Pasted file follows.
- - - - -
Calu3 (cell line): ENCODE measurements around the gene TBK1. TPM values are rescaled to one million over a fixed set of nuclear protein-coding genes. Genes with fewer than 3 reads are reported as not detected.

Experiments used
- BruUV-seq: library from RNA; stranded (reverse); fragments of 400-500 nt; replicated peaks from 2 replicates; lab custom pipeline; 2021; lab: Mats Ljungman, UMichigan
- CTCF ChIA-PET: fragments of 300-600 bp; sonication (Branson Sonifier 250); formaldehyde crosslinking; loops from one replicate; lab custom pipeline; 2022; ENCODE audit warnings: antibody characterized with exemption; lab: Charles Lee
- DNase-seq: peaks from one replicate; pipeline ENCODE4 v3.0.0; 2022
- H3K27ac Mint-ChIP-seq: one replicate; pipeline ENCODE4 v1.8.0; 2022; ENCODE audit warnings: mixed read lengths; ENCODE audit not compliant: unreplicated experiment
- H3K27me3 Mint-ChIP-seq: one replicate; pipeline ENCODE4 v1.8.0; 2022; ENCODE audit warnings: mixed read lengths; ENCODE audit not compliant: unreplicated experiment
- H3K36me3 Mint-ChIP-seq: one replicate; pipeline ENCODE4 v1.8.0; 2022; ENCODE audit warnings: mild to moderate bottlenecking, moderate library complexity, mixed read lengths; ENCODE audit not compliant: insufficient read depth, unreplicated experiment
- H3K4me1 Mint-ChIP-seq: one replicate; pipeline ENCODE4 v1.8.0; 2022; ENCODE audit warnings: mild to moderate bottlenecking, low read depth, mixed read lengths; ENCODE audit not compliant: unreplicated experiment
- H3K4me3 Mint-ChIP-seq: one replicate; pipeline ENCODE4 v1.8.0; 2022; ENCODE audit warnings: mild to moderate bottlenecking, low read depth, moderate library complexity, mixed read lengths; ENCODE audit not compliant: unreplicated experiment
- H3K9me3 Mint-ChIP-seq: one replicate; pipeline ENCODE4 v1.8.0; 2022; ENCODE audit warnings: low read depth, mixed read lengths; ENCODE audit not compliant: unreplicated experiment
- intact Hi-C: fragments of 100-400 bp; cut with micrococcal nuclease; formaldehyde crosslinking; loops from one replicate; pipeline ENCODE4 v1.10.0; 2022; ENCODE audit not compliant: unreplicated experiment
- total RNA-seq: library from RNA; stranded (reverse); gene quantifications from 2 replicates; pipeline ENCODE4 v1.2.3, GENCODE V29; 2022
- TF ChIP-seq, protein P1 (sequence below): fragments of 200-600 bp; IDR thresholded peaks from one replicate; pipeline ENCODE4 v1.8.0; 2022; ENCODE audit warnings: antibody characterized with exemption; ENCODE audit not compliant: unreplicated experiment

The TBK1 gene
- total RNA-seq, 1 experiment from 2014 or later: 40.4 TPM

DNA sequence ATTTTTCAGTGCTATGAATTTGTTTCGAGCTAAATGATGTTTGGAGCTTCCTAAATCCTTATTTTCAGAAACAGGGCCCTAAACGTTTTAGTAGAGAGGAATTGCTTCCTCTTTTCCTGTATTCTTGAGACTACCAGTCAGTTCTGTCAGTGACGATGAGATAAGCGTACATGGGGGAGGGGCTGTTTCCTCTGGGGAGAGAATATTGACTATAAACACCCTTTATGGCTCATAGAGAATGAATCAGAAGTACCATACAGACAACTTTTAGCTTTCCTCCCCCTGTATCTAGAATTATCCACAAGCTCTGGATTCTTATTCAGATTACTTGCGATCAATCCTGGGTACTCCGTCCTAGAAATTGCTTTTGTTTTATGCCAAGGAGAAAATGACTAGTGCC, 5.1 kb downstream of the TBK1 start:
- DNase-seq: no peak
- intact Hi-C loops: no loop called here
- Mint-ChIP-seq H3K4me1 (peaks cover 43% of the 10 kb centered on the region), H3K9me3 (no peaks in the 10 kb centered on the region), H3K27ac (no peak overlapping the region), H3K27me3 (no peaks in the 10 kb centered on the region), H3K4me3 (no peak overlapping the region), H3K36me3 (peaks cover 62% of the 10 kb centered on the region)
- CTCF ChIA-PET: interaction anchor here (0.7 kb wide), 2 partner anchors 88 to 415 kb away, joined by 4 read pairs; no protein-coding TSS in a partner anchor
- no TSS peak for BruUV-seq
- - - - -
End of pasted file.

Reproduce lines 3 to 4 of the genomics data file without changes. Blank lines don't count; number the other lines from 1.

- BruUV-seq: library from RNA; stranded (reverse); fragments of 400-500 nt; replicated peaks from 2 replicates; lab custom pipeline; 2021; lab: Mats Ljungman, UMichigan
- CTCF ChIA-PET: fragments of 300-600 bp; sonication (Branson Sonifier 250); formaldehyde crosslinking; loops from one replicate; lab custom pipeline; 2022; ENCODE audit warnings: antibody characterized with exemption; lab: Charles Lee